This story was originally published on  West Virginia Executive

The teacher knew they were hungry. There were five little ones in her classroom whose families were struggling to make ends meet. These children were never dressed properly—never had the right clothes, coats or shoes. They could stand to have their little faces washed as well as their hands. The teacher knew their little bellies rumbled until they received their school breakfast, and they were always looking forward to lunch. When the time came for them to go home, little faces became drawn. She tried to provide a small something for them to take home to eat. It wasn’t much—an apple, some peanut butter crackers, a juice box. The teacher worried about her young students and the effect poverty was having on them. They were often tired, sick and worried, things no child should have to experience.

This true account was the foundation for the Elk River Backpack Blessings program. In 2012, the abovementioned teacher spoke to friends about the children in need, and from that conversation the program was born.

holli-packing-bags-002Elk River Backpack Blessings is housed at the Clendenin United Methodist Church. Each Thursday, volunteers assemble food bags for students in need in the surrounding schools, including H.E. White Elementary, Clendenin Elementary, Bridge Elementary, Pinch Elementary, Elk Center Elementary, Elkview Middle and Herbert Hoover High School. The food is sent home with students on Friday in an effort to sustain them over the weekend. In its first year, the program sent out 26 bags per week, and now, in 2016, it is sending out 194 bags per week. All of the food that is sent out is donated to the program.

“Backpack Blessings is a lifeline for our students living on the edge, and the fact that they live 72 hours without food is heartbreaking,” says Vanessa Brown, principal at Clendenin Elementary School. “That these students know that someone cares about their needs is life changing to their souls.”

The historic flooding in June 2016 brought a significant change to the area and the Backpack Blessings program. The flood affected everyone living along the Elk River, destroying two schools and countless churches, clinics and homes. The Backpack Blessings food donations were wiped out, and the volunteers lost their entire stock and their church.

However, the small and mighty group would not give up—a true testament to their West Virginia spirit. Within three days of the flood, Backpack Blessings had reestablished itself with the help of many generous donors. Mount Tabor United Methodist Church in Pinch, WV, opened its doors, giving the group a place to work. Many people called to offer labor, money, goods and prayers. Within the first three weeks of the flood, Backpack Blessings hand-delivered 1,000 bags of food directly to flood victims.sherri-delevers-bags-002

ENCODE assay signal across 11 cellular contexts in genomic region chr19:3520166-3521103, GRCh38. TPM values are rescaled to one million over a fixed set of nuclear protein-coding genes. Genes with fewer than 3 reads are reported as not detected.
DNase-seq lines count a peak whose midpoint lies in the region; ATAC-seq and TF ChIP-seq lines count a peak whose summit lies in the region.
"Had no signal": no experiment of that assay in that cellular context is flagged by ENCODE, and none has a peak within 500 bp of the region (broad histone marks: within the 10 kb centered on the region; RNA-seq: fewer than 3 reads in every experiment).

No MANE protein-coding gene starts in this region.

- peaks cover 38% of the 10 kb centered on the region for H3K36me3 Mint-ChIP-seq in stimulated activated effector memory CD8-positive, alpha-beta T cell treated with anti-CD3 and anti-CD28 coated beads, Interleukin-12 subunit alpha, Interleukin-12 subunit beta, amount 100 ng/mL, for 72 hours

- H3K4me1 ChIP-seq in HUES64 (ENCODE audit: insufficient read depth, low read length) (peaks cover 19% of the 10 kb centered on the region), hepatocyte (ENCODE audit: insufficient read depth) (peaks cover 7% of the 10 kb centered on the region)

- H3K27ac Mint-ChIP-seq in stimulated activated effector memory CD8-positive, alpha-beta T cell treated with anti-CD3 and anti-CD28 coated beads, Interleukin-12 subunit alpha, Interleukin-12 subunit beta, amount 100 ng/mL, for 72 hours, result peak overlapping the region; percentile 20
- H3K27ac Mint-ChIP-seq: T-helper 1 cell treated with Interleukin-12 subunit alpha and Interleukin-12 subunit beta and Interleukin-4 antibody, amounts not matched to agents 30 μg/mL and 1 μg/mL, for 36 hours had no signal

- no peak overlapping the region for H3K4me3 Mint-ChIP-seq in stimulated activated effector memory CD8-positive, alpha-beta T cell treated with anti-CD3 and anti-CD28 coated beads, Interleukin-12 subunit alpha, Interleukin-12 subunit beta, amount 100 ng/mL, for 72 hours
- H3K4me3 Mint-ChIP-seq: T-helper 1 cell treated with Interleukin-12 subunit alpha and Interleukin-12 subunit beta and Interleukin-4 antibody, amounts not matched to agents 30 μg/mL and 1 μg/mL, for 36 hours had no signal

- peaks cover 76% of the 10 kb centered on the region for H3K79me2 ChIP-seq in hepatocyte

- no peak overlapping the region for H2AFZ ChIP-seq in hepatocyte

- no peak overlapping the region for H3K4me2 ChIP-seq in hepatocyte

The group went on to provide 4,000 backpacks filled with school supplies and partnered with the United Way to help provide 400 pairs of socks and additional clothing for those children who lost everything. They donated complete sets of books to flooded schools and replaced classroom materials for teachers in need. They also handed out Fiesta dinnerware; sent boxes loaded with food and personal hygiene items to Clay County and the Clendenin area; provided 200 electric pencil sharpeners to flooded schools; gave out more than $2,000 in gift cards and sponsored a blanket drive and a heater drive.

While the group has certainly gone above and beyond the call of duty for a small, community organization, they are far from finished. They are currently putting together a free Christmas dinner in the old Clendenin Middle School gym, which will be held on Friday, December 23 from 4-7 p.m. for flood victims.

The group is motivated by the words of John Wesley, a theologian whose principles are the foundation of the Methodist denomination. “Do all the good you can, by all the means you can, in all the ways you can, in all the places you can, to all the people you can, as long as you ever can.”

Backpack Blessings plans to continue providing for children and families along the Elk River. The need is great, but the desire to improve the community is greater. While the work is difficult, the results are worth the effort.

debiAbout the Author

Debi O’Dell is a retired teacher from Kanawha County, WV, who currently resides in Elkview. She is the founder and director of the Elk River Backpack Blessings program. She may be reached at dodell@mail.kana.k12.wv.us or www.elkriverblessings.org.



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